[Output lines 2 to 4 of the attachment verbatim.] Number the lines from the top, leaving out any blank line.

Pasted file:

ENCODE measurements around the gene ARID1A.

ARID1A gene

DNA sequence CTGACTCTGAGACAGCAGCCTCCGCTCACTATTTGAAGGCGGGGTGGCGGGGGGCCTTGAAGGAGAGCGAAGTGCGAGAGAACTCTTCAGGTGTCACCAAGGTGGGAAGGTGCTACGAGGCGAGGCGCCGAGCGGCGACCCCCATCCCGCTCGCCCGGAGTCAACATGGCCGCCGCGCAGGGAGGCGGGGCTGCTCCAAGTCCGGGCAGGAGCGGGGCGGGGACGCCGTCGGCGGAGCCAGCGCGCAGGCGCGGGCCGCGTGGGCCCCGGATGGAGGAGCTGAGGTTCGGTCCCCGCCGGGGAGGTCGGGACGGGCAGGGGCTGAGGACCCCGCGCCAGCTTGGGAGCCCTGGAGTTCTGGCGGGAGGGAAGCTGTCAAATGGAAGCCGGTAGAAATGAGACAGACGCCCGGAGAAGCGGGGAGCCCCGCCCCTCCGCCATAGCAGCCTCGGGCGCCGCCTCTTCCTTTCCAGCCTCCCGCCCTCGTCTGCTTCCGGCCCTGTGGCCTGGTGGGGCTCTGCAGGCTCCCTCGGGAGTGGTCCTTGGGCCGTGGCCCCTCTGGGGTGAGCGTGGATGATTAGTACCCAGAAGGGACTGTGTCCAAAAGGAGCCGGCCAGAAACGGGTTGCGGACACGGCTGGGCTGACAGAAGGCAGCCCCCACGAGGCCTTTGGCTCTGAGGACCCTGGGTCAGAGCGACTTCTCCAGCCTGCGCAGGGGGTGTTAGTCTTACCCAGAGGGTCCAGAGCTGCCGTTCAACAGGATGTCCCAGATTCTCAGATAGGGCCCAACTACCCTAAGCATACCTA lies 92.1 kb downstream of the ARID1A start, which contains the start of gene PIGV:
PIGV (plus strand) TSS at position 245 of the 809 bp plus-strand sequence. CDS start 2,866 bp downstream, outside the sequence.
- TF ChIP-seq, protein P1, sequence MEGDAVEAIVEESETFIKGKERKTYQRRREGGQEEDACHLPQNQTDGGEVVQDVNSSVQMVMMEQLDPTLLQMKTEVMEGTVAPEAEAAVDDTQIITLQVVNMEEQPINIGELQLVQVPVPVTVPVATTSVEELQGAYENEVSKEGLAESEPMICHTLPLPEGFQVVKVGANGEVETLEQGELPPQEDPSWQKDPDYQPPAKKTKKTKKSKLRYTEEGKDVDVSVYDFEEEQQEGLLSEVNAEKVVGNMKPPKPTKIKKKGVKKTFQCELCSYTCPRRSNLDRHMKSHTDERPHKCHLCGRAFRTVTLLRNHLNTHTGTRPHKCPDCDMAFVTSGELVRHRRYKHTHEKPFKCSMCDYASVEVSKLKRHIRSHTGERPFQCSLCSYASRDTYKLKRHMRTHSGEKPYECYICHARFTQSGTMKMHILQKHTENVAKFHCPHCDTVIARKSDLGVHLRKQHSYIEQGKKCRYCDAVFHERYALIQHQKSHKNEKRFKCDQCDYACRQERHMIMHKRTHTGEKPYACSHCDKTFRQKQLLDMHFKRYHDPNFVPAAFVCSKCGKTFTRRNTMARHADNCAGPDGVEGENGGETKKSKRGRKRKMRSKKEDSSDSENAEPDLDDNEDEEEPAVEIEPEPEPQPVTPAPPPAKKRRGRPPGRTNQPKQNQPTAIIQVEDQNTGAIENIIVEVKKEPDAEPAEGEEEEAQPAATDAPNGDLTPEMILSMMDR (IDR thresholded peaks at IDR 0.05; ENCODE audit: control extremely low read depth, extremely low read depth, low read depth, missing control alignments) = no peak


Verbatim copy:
ARID1A gene

DNA sequence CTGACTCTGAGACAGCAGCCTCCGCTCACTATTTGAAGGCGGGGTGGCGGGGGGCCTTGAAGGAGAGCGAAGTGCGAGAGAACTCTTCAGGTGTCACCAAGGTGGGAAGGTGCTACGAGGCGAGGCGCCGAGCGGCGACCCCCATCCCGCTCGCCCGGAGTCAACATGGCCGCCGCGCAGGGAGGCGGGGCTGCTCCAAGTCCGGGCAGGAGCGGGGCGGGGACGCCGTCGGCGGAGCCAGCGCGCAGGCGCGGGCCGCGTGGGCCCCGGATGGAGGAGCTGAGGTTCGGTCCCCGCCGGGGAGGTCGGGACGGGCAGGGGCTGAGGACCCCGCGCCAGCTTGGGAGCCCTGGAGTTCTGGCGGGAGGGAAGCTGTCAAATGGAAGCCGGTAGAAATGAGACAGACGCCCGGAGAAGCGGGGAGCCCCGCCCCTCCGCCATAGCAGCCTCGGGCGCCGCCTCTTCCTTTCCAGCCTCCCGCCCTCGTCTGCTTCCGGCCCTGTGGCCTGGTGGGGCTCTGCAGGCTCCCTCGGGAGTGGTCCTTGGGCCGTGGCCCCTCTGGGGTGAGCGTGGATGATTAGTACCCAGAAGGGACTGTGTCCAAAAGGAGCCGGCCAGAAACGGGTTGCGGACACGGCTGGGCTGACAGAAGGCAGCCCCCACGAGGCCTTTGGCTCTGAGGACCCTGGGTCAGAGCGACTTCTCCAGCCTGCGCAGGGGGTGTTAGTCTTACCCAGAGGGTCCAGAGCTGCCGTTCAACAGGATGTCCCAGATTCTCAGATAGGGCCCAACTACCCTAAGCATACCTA lies 92.1 kb downstream of the ARID1A start, which contains the start of gene PIGV:
PIGV (plus strand) TSS at position 245 of the 809 bp plus-strand sequence. CDS start 2,866 bp downstream, outside the sequence.